“Darn you, Rita Menke!”
I was driving home from the YMCA, cramming candy in my face, when a trickle of saliva-mixed-with-Snickers dribbled down my chin. I pounded my fist on the steering wheel and popped a malted milk ball in my mouth.
Oh, the morning had started out innocently enough. Two exercise classes, with my buddy Rita Menke by my side. If you don’t know Rita, allow me to introduce you. Besides being my chocolate enabler, Rita is a renowned girls’ softball coach at Belleville East High School. She recently was honored for her contributions to high school sports.
Her generosity doesn’t stop there.
“Happy Birthday, Michelle!” she said, handing me my present — a plastic bag filled with everything from Almond Joys to Milky Ways.
“Ah, breakfast,” I said, and we both knew I wasn’t kidding.
During my drive home from the gym, I ate every candy bar in the bag. Thankfully, they were fun-sized. But all the fun stops when you step on the scale.
Full disclosure: There is approximately one month between Halloween and my birthday and approximately another month between my birthday and Christmas. During this two-month period, I usually embark on a chocoholic bender.
But this year was different. This year, I detoxed mid-way through.
“So you’d been clean for six days when she gave you the candy?” my best friend, Lydia, asked when I told her about my relapse.
“Yes, six days! I started drying out right after you gave me the Cella’s.”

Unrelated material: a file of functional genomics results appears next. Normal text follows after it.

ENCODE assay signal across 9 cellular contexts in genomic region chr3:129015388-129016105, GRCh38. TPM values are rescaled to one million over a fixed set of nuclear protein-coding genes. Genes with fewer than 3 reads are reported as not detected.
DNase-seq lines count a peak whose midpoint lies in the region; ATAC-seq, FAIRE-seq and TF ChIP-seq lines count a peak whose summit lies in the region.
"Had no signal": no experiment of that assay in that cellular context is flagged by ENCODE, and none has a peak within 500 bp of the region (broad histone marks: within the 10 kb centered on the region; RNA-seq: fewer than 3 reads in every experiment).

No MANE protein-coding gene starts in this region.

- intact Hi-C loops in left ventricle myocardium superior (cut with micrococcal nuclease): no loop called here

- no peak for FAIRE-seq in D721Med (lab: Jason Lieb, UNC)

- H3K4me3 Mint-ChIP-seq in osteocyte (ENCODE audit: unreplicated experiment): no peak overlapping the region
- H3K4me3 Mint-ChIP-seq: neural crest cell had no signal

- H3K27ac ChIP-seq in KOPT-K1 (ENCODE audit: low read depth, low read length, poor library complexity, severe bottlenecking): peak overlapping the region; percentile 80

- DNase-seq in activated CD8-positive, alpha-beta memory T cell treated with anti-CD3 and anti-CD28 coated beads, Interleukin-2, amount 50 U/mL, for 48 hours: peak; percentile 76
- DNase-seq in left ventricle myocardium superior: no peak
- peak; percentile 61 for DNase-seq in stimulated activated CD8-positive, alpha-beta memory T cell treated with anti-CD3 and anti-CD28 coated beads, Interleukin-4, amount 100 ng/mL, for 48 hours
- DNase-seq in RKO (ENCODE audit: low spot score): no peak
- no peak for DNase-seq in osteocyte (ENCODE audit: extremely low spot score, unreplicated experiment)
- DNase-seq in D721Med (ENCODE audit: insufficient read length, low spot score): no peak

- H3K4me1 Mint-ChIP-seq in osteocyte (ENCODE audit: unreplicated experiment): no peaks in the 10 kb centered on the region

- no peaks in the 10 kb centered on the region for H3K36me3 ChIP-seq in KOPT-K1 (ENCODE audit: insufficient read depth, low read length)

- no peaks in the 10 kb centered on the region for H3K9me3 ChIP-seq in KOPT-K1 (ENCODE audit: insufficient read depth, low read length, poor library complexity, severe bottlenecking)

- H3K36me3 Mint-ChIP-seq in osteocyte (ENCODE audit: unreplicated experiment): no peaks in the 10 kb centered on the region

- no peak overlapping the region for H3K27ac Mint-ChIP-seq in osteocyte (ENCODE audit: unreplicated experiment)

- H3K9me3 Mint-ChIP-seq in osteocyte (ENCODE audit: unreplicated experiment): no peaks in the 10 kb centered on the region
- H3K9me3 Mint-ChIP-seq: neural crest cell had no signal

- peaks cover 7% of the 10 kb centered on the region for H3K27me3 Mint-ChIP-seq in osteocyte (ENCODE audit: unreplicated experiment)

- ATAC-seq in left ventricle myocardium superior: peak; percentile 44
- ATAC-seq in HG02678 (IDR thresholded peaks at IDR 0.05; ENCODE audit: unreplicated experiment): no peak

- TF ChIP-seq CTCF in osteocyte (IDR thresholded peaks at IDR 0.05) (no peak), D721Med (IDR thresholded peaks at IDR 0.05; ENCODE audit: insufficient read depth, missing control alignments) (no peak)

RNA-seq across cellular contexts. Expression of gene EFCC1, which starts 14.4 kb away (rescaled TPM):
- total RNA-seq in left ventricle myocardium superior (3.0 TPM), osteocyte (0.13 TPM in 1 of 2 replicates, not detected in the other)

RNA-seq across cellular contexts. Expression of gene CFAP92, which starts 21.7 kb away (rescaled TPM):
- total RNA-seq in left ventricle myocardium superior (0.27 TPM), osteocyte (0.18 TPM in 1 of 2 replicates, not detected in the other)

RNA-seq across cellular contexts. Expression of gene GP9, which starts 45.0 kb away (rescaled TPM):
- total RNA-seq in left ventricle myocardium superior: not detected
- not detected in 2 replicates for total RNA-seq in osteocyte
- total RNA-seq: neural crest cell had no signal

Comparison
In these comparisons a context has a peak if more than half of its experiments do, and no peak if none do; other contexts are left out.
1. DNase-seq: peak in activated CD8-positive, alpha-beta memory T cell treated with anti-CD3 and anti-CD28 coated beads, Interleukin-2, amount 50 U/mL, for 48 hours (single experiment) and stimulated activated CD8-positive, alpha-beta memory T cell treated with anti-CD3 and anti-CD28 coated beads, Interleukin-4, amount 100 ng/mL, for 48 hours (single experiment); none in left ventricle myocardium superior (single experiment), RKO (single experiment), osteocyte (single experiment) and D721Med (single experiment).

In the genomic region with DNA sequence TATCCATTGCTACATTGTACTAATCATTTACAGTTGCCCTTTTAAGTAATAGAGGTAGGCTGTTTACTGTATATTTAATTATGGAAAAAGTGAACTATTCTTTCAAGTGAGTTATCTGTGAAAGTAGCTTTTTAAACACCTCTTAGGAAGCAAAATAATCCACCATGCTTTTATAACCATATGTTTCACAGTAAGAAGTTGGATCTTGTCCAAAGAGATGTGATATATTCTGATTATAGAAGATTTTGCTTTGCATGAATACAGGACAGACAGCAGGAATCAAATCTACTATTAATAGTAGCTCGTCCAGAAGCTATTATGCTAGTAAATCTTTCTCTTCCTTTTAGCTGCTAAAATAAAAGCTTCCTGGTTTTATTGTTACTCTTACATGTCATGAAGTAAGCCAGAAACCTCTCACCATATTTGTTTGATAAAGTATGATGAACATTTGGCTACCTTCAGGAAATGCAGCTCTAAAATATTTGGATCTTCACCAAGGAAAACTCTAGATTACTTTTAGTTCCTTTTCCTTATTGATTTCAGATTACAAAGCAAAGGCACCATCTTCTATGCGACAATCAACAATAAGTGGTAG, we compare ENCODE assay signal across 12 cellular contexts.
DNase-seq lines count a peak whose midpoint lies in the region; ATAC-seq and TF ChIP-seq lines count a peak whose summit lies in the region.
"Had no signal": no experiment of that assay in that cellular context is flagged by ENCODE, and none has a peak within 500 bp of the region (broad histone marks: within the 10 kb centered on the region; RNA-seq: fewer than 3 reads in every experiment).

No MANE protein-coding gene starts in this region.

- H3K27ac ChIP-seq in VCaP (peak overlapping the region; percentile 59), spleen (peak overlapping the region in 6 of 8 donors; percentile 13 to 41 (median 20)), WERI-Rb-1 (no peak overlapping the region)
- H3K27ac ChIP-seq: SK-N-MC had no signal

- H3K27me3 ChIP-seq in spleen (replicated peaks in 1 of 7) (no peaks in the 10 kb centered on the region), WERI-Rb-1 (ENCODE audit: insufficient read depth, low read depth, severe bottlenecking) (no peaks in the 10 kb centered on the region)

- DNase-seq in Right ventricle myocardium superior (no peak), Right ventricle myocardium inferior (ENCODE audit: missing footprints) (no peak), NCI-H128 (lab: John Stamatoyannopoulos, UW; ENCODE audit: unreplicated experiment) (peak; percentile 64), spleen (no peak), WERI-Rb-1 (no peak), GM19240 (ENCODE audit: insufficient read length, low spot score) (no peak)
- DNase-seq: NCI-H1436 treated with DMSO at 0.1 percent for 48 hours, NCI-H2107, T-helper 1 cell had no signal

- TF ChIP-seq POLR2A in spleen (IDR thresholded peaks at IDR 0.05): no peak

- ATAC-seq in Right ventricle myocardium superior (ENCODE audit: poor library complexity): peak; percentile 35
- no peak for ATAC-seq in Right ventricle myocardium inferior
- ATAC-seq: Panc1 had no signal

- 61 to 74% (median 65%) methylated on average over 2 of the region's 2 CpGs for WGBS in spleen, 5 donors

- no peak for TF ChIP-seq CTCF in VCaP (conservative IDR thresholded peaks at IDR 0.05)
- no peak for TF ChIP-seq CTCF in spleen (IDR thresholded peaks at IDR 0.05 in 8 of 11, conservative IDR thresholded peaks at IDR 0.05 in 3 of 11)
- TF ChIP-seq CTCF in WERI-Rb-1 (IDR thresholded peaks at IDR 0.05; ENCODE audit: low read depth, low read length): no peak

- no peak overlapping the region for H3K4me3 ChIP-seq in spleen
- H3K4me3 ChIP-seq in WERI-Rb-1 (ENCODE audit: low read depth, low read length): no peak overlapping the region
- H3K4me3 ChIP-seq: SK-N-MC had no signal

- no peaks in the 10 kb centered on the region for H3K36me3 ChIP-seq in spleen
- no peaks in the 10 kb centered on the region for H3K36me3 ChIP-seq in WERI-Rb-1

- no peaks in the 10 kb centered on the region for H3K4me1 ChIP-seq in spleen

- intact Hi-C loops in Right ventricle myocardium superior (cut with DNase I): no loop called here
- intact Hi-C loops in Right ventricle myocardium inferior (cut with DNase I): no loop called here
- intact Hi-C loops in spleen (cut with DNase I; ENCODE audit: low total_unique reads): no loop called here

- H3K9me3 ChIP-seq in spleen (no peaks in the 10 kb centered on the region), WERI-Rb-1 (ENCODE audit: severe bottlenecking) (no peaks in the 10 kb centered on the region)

The week before, Lydia had given me a two-tier box of dark chocolate-covered cherries as an early birthday present. After I came to from my sugar-induced coma, it was easy for me to swear off chocolate for a while.
“A while” ended when Rita handed me the bag.
Yes, I take full responsibility for my relapse. No, Rita couldn’t have known of the monster she was about to unleash. We chocoholics are sneaky. When I took the chocolate from Rita’s hands, she didn’t notice mine were shaking. The sweat on my brow could have been attributed to our morning cycling class.
As for the drooling? Well, I do that sometimes.
It’s been nearly a month since my binge in the car — and I have yet to go back on the wagon. Tomorrow, my son’s Christmas stocking will be filled with all my chocolatey favorites. Since early childhood, Sam has known his Christmas stocking is more for me than for him.
Somehow his father missed the memo.
“Let him have some!” my husband will tell me Christmas morning. “What kind of mother steals her son’s candy?”
“It’s OK, dad,” Sam will say. “I’ve got what I want.”
What he wants are WarHeads, Boston Baked Beans, and Sprees. (I always put those in the stocking, just for him.) Despite half my DNA, Sam is not a chocoholic. I used to view this as a handicap. But I have come to accept him for who he is.
I don’t even flinch when he eats white chocolate — an imposter and one of my pet peeves.
Rita Menke knows this about me. She also knows I plan to give up chocolate (again) sometime after Valentine’s Day. I made sure to tell her this at a recent holiday luncheon.
I just hope she knows that Tootsie Rolls don’t count.